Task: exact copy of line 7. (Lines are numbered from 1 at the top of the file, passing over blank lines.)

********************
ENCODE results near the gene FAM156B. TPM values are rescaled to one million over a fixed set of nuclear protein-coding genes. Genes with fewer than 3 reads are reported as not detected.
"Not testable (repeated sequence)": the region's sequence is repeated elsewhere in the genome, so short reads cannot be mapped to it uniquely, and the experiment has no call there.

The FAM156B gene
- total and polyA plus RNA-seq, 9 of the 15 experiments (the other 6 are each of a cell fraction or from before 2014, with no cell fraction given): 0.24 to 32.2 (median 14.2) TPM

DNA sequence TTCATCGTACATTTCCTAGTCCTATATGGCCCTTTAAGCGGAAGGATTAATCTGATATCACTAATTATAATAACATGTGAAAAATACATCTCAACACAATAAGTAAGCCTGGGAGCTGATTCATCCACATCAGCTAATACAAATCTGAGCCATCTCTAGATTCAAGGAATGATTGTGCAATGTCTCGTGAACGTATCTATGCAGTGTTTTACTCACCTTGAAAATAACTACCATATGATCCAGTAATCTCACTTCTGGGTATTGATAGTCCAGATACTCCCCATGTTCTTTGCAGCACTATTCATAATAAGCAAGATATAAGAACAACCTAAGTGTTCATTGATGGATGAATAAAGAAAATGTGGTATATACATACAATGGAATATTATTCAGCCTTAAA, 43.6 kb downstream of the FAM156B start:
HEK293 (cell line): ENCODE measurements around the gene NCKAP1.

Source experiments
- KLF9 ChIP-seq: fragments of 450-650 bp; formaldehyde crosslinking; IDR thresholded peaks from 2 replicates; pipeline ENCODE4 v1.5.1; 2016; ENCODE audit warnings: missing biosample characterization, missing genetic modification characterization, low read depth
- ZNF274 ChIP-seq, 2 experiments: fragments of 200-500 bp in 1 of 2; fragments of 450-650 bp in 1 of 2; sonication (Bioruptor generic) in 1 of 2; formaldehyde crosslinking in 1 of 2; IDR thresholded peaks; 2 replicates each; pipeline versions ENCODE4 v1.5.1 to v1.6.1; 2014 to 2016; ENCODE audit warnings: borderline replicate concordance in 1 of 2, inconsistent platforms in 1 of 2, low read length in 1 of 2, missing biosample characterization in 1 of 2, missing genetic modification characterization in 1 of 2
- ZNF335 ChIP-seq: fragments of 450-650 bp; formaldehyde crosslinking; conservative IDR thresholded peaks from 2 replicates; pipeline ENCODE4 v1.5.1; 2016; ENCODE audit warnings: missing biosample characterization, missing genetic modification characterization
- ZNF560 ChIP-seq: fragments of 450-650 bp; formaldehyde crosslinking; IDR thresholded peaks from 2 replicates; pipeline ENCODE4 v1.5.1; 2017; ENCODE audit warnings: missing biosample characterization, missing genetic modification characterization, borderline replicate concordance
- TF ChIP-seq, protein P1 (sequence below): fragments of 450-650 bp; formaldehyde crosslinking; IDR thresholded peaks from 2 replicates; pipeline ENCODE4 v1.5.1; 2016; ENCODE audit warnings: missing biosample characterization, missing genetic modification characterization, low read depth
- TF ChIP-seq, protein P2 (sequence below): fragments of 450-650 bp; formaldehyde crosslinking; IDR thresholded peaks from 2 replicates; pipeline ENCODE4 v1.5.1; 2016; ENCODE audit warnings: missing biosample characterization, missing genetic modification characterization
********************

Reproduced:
Source experiments